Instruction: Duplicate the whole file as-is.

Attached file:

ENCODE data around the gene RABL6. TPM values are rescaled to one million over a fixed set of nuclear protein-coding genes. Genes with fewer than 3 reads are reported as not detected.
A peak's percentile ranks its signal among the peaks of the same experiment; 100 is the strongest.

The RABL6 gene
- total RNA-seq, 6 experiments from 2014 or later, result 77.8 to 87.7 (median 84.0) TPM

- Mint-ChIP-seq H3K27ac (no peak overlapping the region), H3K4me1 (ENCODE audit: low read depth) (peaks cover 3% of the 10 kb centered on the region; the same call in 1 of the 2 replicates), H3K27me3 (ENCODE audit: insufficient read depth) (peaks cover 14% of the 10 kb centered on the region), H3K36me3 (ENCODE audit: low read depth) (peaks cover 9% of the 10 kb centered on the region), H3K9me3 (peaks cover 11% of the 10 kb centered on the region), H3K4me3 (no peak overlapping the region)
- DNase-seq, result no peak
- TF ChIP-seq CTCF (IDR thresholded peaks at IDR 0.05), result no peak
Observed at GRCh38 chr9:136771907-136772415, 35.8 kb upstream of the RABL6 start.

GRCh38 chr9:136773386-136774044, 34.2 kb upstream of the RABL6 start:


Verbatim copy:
ENCODE data around the gene RABL6. TPM values are rescaled to one million over a fixed set of nuclear protein-coding genes. Genes with fewer than 3 reads are reported as not detected.
A peak's percentile ranks its signal among the peaks of the same experiment; 100 is the strongest.

The RABL6 gene
- total RNA-seq, 6 experiments from 2014 or later, result 77.8 to 87.7 (median 84.0) TPM

- Mint-ChIP-seq H3K27ac (no peak overlapping the region), H3K4me1 (ENCODE audit: low read depth) (peaks cover 3% of the 10 kb centered on the region; the same call in 1 of the 2 replicates), H3K27me3 (ENCODE audit: insufficient read depth) (peaks cover 14% of the 10 kb centered on the region), H3K36me3 (ENCODE audit: low read depth) (peaks cover 9% of the 10 kb centered on the region), H3K9me3 (peaks cover 11% of the 10 kb centered on the region), H3K4me3 (no peak overlapping the region)
- DNase-seq, result no peak
- TF ChIP-seq CTCF (IDR thresholded peaks at IDR 0.05), result no peak
Observed at GRCh38 chr9:136771907-136772415, 35.8 kb upstream of the RABL6 start.

GRCh38 chr9:136773386-136774044, 34.2 kb upstream of the RABL6 start: